We’re also concerned that the current registration requirements in the bill rest the authority to set the registration fees with the Office of Special Enforcement, but set no statutory cap. This is a slippery slope that would open the door to high registration fees that would overburden the very New Yorkers we are seeking to empower to remain in their homes. And it should be the priority of this Council, not a bureaucratic agency, to set a reasonable cap on registration fees in order to protect New York consumers.
Further, the current iteration of the bill requires STR hosts who are renters to obtain written consent from their landlords. This is another onerous requirement placed on would-be hosts who would more often than not find it difficult to obtain any additional written permissions from their landlord outside of their already extensive lease. Instead, at the point of registration, Airbnb supports providing hosts who are renters with a mechanism to attest that their lease does not explicitly prohibit home-sharing.
It does, however, with amendments, represent an opportunity for one of the last major cities in the world to establish a clear registration and regulatory framework for short term rentals.
As written, this bill also contains provisions that are illegal under federal constitutional and statutory law as well as numerous prior settlement agreements between Airbnb, New York City and New York state.
Positively, Airbnb has had productive conversations with bill sponsors and supports the following:
Achieving clarity under the law for New Yorkers through legislation that establishes:
- That hosts are eligible to register and operate STR from one non-Class B address in the 5 boroughs;
- A registration requirement, so that the enforcement pool is narrowed, ensuring that enforcement agencies are better equipped to identify and enforce against illegal hotel operators and other bad actors;
- A three-strikes rule that would revoke bad actors’ registration after three rule violations;
- A prohibition on STR in housing subject to the emergency housing rent control law, the rent and rehabilitation law, local emergency housing rent control law, emergency tenant protection act of 1974, public housing law or otherwise rent subsidized, rent controlled, rent stabilized, or otherwise considered affordable housing;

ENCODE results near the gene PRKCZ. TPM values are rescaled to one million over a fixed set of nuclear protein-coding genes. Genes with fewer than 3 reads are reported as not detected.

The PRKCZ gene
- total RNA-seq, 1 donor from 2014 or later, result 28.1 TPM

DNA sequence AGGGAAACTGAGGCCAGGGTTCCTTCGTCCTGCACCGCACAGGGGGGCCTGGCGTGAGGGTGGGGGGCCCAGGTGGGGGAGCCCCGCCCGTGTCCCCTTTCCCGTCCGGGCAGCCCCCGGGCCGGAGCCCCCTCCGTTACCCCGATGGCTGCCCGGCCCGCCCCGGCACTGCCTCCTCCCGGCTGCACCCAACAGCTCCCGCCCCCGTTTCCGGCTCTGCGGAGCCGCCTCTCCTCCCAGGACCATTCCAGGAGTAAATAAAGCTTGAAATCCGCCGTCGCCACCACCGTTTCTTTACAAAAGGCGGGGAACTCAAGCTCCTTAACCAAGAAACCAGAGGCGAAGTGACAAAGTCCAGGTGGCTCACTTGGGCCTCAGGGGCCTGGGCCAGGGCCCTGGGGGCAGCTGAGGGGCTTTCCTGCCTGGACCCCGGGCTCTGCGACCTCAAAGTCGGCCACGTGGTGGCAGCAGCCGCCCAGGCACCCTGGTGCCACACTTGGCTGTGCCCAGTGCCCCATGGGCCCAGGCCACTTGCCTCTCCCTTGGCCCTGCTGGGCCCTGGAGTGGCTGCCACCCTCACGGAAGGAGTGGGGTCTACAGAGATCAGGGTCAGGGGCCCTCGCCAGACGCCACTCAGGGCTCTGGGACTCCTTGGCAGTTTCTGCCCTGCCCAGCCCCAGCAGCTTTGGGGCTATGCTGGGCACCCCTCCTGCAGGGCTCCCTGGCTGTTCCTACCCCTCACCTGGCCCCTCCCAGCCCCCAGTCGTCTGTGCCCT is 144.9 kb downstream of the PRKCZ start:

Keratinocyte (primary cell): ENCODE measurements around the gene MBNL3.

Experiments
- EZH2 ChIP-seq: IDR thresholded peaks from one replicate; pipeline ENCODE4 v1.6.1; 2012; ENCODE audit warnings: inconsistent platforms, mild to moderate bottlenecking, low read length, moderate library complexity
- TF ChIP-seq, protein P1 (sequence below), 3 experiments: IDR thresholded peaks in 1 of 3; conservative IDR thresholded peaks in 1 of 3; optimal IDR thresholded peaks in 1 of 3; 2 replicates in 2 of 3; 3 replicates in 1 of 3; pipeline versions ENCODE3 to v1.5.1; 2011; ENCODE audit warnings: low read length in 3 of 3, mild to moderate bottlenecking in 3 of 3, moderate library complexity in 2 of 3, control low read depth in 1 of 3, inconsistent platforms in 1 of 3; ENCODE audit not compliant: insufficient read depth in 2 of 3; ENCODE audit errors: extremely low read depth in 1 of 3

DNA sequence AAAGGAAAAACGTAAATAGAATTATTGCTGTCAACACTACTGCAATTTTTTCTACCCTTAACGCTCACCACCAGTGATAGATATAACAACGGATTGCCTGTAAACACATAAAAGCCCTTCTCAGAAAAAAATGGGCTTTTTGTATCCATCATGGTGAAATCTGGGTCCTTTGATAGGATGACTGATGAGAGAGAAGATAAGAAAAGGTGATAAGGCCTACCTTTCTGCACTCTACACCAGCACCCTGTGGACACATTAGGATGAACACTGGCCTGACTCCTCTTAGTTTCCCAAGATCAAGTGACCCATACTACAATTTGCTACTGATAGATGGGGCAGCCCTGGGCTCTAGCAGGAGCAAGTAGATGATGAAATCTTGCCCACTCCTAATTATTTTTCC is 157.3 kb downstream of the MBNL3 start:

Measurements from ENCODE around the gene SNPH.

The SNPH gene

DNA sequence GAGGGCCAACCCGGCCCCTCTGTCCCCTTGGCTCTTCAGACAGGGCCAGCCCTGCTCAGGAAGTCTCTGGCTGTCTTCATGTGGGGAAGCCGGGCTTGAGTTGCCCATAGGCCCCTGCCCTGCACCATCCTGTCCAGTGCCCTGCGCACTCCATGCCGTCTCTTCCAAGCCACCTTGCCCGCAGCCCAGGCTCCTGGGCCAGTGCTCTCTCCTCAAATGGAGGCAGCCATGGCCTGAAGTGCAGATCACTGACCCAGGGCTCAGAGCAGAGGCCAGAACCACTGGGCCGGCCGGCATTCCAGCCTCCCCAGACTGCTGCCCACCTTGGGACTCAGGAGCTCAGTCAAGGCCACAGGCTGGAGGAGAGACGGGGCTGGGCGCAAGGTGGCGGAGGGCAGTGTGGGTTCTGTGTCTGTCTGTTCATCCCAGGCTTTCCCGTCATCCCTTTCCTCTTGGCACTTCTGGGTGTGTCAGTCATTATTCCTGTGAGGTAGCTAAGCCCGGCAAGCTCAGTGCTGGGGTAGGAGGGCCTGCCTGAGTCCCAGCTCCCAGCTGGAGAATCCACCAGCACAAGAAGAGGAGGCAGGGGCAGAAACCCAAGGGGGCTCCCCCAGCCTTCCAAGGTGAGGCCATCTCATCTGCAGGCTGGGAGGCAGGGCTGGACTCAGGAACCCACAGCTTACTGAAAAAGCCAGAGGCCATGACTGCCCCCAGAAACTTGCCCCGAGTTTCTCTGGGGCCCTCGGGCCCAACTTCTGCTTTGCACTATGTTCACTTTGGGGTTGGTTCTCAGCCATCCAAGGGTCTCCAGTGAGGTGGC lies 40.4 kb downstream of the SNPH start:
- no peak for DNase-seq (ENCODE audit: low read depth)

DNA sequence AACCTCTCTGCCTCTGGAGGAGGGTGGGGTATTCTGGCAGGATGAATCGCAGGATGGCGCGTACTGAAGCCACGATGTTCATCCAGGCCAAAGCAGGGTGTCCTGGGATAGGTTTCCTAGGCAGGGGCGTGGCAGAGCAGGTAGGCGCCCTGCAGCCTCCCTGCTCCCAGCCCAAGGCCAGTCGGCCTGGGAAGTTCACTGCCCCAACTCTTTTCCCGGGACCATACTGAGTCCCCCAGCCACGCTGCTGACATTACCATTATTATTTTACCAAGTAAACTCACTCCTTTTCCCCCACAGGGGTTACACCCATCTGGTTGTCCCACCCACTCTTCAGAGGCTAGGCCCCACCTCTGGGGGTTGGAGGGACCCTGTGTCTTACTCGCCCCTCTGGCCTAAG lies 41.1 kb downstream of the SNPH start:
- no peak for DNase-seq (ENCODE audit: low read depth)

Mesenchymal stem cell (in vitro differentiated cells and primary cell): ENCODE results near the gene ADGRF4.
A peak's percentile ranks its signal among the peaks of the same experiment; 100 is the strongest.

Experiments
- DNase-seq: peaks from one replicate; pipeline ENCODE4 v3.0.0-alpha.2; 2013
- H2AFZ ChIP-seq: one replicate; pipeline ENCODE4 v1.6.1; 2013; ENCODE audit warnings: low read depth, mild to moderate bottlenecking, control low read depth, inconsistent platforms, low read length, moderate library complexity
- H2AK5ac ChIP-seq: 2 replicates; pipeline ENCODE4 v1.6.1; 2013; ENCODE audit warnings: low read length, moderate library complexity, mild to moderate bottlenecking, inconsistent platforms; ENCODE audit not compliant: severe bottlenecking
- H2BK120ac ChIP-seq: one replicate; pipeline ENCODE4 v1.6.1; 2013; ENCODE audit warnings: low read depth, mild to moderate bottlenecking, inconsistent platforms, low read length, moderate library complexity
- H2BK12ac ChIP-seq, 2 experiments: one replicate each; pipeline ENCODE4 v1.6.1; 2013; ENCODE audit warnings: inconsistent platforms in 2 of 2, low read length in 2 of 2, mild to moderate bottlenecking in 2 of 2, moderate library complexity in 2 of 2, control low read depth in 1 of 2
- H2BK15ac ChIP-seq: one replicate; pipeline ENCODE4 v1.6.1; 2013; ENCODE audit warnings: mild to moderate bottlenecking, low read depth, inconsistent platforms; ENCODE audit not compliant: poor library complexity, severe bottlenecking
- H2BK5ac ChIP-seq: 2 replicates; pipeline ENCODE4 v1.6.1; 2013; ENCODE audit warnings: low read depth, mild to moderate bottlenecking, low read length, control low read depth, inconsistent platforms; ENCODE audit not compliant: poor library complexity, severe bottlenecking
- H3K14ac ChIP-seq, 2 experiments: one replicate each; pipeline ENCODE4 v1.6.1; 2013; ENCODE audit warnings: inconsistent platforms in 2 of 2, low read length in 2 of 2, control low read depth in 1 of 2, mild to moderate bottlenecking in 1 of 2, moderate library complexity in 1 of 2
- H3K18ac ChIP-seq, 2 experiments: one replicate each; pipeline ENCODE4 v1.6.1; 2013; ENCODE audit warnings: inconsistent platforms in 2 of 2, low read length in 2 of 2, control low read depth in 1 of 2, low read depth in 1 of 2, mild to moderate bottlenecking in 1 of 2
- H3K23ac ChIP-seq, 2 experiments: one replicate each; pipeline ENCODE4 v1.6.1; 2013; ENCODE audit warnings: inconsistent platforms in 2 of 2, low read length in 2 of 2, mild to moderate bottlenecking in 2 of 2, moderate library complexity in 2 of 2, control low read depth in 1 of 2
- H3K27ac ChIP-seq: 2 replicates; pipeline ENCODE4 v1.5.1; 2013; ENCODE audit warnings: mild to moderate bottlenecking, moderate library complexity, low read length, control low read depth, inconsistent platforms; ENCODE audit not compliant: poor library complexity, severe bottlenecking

- A prohibition on STR for 1 year in any unit where a tenant has been evicted for non-payment of rent;
- Collection of the NYC Hotel Room Occupancy Tax and city sales tax by all platforms, which – based on Airbnb’s 2019 bookings – would have generated $36 million in revenue; and,
- A requirement that STR operators carry insurance for a minimum of $500,000 or list on a platform that carries such insurance.
We’re aware of the unique challenges faced by cities like New York, which have struggled with housing affordability long before Airbnb came into existence. What is best for New York City won’t be the same as what’s best for traditional vacation rental markets on Long Island or the Hudson Valley or emerging tourist economies like the Adirondacks or the Southern Tier.
Rather, policy needs to be carefully crafted to protect affordable housing, preserve quality of life, and – most importantly – to target enforcement resources to individuals who abuse home sharing by kicking tenants out of buildings to run illegal hotels.
As evidenced by countless meetings between our hosts and members of this Council, and our years-long efforts to enact comprehensive regulatory reform at the state level, we firmly believe that the Council can and should address issues related to short-term rentals with a reasonable framework that allows responsible home sharing in NYC.
It’s clear NYC voters agree. In a poll conducted of New York City voters last year, the overwhelming majority said they see tourism as being a positive influence in their communities, and that people should be able to rent out their homes on Airbnb.
- Eight-seven percent of New York City voters believe that tourism was good for the City, including 7 out of 10 who believe that it was very good.
- More than two-thirds of New York City voters believe that New Yorkers should be allowed to rent out their home or a portion of their home through Airbnb********.
Intro #2309, if amended to address the problems and include the solutions we’ve raised today, presents the best opportunity for New York City to finally get this right for all New Yorkers.
*According to internal Airbnb data between August 2020 and August 2021
*** According to a survey of Airbnb Hosts from February 1, 2021 to March 3, 2021
****According to the survey cited above
*****According to the survey cited above
******According to internal Airbnb data between March 2020 and June 2021
*******According to internal Airbnb data from 2019
********DBR conducted a separate online survey of 1,000 adult New York City residents living outside of New York City from December 9-17, 2020. Participants in this survey were reached via online panel. The margin of error for the survey is +/- 3.1%